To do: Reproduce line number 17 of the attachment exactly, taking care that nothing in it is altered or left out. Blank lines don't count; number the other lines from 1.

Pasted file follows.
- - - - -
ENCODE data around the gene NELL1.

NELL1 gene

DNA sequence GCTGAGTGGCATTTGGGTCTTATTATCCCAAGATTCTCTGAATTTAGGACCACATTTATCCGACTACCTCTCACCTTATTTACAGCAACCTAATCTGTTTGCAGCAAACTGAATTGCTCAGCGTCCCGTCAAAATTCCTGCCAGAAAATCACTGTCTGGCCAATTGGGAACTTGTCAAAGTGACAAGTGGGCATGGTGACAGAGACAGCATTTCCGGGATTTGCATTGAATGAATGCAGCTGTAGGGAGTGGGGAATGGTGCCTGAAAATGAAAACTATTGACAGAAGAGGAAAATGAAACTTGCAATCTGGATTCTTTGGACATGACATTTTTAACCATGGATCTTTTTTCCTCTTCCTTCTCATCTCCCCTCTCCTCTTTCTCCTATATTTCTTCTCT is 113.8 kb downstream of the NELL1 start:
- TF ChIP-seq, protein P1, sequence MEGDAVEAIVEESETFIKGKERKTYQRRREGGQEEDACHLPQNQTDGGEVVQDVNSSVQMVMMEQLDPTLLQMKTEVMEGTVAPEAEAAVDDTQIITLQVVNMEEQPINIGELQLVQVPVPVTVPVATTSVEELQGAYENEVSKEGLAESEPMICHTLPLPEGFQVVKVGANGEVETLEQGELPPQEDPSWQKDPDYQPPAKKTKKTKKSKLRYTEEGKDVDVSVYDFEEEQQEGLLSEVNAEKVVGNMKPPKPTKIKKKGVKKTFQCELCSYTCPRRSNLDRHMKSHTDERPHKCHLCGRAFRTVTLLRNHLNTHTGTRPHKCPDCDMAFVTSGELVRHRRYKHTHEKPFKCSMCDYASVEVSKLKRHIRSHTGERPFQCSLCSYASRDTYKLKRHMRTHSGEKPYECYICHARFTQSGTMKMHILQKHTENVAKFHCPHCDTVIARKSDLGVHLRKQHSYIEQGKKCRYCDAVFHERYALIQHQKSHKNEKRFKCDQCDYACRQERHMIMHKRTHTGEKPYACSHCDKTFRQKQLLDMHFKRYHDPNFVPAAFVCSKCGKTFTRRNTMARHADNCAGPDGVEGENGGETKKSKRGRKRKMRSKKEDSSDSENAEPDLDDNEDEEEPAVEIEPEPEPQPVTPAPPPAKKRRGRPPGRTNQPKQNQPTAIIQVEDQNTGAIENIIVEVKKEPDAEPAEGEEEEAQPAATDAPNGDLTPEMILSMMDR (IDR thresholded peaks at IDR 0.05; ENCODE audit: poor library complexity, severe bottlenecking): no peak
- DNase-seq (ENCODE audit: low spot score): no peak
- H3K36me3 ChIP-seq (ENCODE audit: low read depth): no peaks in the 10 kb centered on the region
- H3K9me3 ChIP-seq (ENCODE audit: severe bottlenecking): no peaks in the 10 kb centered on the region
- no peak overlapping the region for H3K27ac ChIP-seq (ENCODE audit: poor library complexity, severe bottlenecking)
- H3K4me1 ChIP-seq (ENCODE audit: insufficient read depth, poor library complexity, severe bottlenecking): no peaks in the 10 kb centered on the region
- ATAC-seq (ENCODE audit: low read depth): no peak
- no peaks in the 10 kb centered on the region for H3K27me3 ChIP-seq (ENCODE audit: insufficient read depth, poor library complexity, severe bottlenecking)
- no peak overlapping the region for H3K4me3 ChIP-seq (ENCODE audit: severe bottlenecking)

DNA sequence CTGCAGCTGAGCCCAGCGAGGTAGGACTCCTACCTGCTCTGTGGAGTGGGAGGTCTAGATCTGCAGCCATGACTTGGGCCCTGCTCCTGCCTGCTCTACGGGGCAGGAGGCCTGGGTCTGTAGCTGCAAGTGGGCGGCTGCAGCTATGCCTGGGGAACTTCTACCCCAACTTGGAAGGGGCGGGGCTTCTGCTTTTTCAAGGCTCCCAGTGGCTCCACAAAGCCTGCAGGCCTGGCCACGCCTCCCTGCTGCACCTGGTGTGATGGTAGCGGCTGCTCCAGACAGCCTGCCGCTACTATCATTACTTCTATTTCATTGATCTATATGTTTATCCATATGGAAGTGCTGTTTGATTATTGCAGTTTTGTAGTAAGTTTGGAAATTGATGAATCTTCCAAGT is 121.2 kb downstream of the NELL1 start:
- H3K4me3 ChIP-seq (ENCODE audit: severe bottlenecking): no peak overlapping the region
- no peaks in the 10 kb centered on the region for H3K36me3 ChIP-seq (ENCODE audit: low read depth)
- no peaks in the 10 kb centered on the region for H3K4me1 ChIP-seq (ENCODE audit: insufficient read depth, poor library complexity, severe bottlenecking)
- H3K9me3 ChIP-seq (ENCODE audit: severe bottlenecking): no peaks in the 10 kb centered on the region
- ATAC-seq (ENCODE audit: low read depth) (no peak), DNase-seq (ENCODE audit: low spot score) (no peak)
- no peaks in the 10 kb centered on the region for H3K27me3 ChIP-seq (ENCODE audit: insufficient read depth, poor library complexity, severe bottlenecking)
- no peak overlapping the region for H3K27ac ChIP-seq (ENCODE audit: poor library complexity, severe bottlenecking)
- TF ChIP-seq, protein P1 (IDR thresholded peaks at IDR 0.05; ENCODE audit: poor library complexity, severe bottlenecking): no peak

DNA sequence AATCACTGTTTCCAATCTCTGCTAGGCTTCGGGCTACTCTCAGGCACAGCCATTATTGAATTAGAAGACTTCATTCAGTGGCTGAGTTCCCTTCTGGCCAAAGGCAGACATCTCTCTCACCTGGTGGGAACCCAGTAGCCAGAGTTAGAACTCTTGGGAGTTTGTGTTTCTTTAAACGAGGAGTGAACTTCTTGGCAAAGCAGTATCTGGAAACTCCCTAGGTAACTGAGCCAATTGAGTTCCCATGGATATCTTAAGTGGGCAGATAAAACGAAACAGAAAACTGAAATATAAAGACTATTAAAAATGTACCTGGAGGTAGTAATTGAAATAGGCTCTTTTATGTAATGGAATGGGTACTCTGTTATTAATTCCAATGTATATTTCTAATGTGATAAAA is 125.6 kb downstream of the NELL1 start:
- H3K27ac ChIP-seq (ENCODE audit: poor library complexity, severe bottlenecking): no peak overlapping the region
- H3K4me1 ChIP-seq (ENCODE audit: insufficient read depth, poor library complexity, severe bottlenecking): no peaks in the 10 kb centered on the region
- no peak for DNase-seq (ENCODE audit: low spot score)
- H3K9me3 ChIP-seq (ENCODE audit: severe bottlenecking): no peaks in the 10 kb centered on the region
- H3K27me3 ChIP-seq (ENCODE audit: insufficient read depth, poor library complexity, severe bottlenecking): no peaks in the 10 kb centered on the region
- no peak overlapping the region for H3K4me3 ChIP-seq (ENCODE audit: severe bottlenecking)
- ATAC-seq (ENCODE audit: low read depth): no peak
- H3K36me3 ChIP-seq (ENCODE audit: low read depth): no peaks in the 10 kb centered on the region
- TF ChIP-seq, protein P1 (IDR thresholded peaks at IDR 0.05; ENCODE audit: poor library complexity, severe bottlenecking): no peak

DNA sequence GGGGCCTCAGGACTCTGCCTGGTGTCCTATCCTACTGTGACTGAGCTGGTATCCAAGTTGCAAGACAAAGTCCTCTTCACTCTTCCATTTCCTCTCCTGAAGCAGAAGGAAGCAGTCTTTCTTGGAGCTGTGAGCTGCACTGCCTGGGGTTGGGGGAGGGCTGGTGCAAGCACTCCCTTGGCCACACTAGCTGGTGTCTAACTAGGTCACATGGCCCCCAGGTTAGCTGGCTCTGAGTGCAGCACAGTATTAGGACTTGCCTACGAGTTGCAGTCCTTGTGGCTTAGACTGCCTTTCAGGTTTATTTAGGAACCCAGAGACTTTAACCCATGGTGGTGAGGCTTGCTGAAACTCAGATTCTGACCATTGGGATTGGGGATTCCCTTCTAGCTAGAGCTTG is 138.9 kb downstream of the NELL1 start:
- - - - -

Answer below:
- H3K9me3 ChIP-seq (ENCODE audit: severe bottlenecking): no peaks in the 10 kb centered on the region